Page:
# Eccentricity (mathematics)

**eccentricityeccentriceccentricitieseccentricseccentricallyeccentricity of conic sectionslinear eccentricitysecond eccentricity**

In mathematics, the eccentricity of a conic section is a non-negative real number that uniquely characterizes its shape.wikipedia

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### Conic section

**conicconic sectionsconics**

In mathematics, the eccentricity of a conic section is a non-negative real number that uniquely characterizes its shape.

One such property defines a non-circular conic to be the set of those points whose distances to some particular point, called a focus, and some particular line, called a directrix, are in a fixed ratio, called the eccentricity.

### Circle

**circularcircles360 degrees**

A circle may also be defined as a special kind of ellipse in which the two foci are coincident and the eccentricity is 0, or the two-dimensional shape enclosing the most area per unit perimeter squared, using calculus of variations.

### Similarity (geometry)

**similarsimilaritysimilar triangles**

More formally two conic sections are similar if and only if they have the same eccentricity.

### Semi-major and semi-minor axes

**semi-major axissemimajor axissemi-major axes**

The eccentricity can be defined as the ratio of the linear eccentricity to the semimajor axis a: that is, (lacking a center, the linear eccentricity for parabolas is not defined).

The length of the semi-major axis a of an ellipse is related to the semi-minor axis's length b through the eccentricity e and the semi-latus rectum \ell, as follows:

### Hyperbola

**hyperbolicrectangular hyperbolahyperbolas**

The eccentricity of a hyperbola can be any real number greater than 1, with no upper bound.

Hyperbolas share many of the ellipses' analytical properties such as eccentricity, focus, and directrix.

### Flattening

**oblatenessellipticityflattened**

The eccentricity can be expressed in terms of the flattening f (defined as for semimajor axis a and semiminor axis b):

where e is the eccentricity.

### Angular eccentricity

**modular anglethird eccentricity squared**

It may be defined in terms of the eccentricity, e, or the aspect ratio, b/a (the ratio of the semi-minor axis and the semi-major axis):

### Cumulant

**cumulant generating functioncumulant-generating functioncumulants**

. Note the analogy to the classification of conic sections by eccentricity: circles

### SL2(R)

**SL(2,'''R''')SL(2, '''R''')SL 2 ('''R''')**

The names correspond to the classification of conic sections by eccentricity: if one defines eccentricity as half the absolute value of the trace (ε = ½ tr; dividing by 2 corrects for the effect of dimension, while absolute value corresponds to ignoring an overall factor of ±1 such as when working in PSL(2, R)), then this yields:, elliptic;, parabolic;, hyperbolic.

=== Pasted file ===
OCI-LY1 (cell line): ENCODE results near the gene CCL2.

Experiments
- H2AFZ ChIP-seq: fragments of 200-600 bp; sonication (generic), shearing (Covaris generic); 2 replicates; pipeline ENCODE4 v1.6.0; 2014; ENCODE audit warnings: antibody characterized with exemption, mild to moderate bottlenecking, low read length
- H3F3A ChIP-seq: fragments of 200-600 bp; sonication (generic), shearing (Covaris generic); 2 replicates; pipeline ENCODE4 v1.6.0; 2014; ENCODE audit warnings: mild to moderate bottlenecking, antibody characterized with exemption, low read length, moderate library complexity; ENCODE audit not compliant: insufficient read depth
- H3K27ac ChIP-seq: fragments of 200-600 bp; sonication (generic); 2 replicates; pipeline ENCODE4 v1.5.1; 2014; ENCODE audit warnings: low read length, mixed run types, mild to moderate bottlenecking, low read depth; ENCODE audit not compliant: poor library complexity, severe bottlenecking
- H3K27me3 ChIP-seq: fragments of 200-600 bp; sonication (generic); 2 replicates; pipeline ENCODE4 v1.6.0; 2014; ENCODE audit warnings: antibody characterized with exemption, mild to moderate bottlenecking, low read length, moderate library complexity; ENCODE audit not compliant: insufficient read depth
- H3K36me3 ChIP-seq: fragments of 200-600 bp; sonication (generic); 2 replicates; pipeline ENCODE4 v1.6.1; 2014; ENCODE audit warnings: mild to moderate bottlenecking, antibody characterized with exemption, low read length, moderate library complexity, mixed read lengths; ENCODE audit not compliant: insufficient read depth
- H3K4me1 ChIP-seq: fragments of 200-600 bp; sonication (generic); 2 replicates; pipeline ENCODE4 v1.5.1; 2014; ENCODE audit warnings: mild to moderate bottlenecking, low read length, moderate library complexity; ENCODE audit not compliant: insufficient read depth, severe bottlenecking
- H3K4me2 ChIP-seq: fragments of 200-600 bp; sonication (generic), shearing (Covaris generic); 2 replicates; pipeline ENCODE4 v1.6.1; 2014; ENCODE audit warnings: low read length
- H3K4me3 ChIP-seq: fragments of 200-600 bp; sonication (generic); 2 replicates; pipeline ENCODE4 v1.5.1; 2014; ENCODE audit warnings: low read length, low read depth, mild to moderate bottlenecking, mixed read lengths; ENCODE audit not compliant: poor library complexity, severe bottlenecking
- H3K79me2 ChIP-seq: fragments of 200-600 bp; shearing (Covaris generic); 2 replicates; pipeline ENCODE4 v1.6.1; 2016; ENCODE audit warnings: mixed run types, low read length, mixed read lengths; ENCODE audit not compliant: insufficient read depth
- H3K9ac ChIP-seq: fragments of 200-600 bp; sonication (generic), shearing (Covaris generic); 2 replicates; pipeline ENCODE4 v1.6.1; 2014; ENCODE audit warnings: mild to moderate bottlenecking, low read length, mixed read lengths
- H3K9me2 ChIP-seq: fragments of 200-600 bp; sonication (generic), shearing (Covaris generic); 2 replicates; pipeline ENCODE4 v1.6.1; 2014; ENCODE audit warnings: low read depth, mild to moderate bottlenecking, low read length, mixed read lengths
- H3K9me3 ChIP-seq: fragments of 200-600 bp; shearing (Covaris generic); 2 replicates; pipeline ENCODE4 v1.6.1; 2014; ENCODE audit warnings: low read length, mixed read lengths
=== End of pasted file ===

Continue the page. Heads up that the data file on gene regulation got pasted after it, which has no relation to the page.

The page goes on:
### Orbital eccentricity

**eccentricityeccentriceccentricities**

The eccentricity of this Kepler orbit is a non-negative number that defines its shape.

### Index of dispersion

**Variance-to-mean ratioCoefficient of dispersionRelative variance**

This can be considered analogous to the classification of conic sections by eccentricity; see Cumulants of particular probability distributions for details.

### Möbius transformation

**Möbius groupSL(2,C)Möbius transformations**

The terminology is due to considering half the absolute value of the trace, |tr|/2, as the eccentricity of the transformation – division by 2 corrects for the dimension, so the identity has eccentricity 1 (tr/n is sometimes used as an alternative for the trace for this reason), and absolute value corrects for the trace only being defined up to a factor of ±1 due to working in PSL.

### Conic constant

where e is the eccentricity of the conic section.

### Roundness (object)

**roundnessCircularitycircle**

A smooth ellipse can have low roundness, if its eccentricity is large.

### Mathematics

**mathematicalmathmathematician**

In mathematics, the eccentricity of a conic section is a non-negative real number that uniquely characterizes its shape.

### If and only if

**iffif, and only ifmaterial equivalence**

More formally two conic sections are similar if and only if they have the same eccentricity.

### Ellipse

**ellipticalellipticeccentricity**

The eccentricity of an ellipse is strictly less than 1.

### Cone

**conicalconesconic**

The eccentricity can also be defined in terms of the intersection of a plane and a double-napped cone associated with the conic section.

### Focus (geometry)

**focifocusfocal points**

The linear eccentricity of an ellipse or hyperbola, denoted c (or sometimes f or e), is the distance between its center and either of its two foci.

### Degenerate conic

**degeneratedegenerate casedegenerate cases**

the following formula gives the eccentricity e if the conic section is not a parabola (which has eccentricity equal to 1), not a degenerate hyperbola or degenerate ellipse, and not an imaginary ellipse:

### Determinant

**determinantsdetmatrix determinant**

where \eta = 1 if the determinant of the 3×3 matrix

### Quadric

**quadric surfacequadric surfacesquadric hypersurface**

The eccentricity of a three-dimensional quadric is the eccentricity of a designated section of it.

### Cross section (geometry)

**cross sectioncross-sectioncross sections**

The eccentricity of a three-dimensional quadric is the eccentricity of a designated section of it.

### Celestial mechanics

**celestialcelestial dynamicscelestial mechanician**

In celestial mechanics, for bound orbits in a spherical potential, the definition above is informally generalized.